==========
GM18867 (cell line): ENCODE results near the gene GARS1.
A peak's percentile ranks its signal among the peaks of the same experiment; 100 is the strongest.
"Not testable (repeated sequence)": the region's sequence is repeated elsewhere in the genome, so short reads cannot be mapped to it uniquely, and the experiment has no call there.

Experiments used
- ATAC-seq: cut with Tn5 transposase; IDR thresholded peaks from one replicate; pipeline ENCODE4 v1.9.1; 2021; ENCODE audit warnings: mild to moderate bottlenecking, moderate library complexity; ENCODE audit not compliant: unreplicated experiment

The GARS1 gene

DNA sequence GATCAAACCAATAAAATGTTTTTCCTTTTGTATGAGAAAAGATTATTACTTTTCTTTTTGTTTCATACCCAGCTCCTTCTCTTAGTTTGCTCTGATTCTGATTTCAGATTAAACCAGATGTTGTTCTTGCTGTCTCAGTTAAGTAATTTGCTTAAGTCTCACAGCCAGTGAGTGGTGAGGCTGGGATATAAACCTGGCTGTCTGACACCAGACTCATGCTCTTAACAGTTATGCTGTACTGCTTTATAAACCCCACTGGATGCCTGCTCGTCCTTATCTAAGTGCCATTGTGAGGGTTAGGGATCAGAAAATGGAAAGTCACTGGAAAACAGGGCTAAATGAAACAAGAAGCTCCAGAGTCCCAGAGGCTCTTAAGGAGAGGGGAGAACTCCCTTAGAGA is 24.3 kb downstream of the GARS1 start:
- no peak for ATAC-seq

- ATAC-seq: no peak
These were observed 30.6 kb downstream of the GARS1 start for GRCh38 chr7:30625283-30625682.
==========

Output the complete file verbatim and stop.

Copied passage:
GM18867 (cell line): ENCODE results near the gene GARS1.
A peak's percentile ranks its signal among the peaks of the same experiment; 100 is the strongest.
"Not testable (repeated sequence)": the region's sequence is repeated elsewhere in the genome, so short reads cannot be mapped to it uniquely, and the experiment has no call there.

Experiments used
- ATAC-seq: cut with Tn5 transposase; IDR thresholded peaks from one replicate; pipeline ENCODE4 v1.9.1; 2021; ENCODE audit warnings: mild to moderate bottlenecking, moderate library complexity; ENCODE audit not compliant: unreplicated experiment

The GARS1 gene

DNA sequence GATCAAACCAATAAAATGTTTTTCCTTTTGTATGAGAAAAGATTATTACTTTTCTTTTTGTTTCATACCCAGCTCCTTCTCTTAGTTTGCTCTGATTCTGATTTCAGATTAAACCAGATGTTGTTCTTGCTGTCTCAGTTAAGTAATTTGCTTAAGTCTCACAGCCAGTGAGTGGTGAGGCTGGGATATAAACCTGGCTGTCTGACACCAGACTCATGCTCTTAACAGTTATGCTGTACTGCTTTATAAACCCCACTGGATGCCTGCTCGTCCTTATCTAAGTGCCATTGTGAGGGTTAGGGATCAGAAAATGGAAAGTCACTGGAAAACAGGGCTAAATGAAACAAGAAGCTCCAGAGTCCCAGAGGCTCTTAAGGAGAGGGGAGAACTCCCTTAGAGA is 24.3 kb downstream of the GARS1 start:
- no peak for ATAC-seq

- ATAC-seq: no peak
These were observed 30.6 kb downstream of the GARS1 start for GRCh38 chr7:30625283-30625682.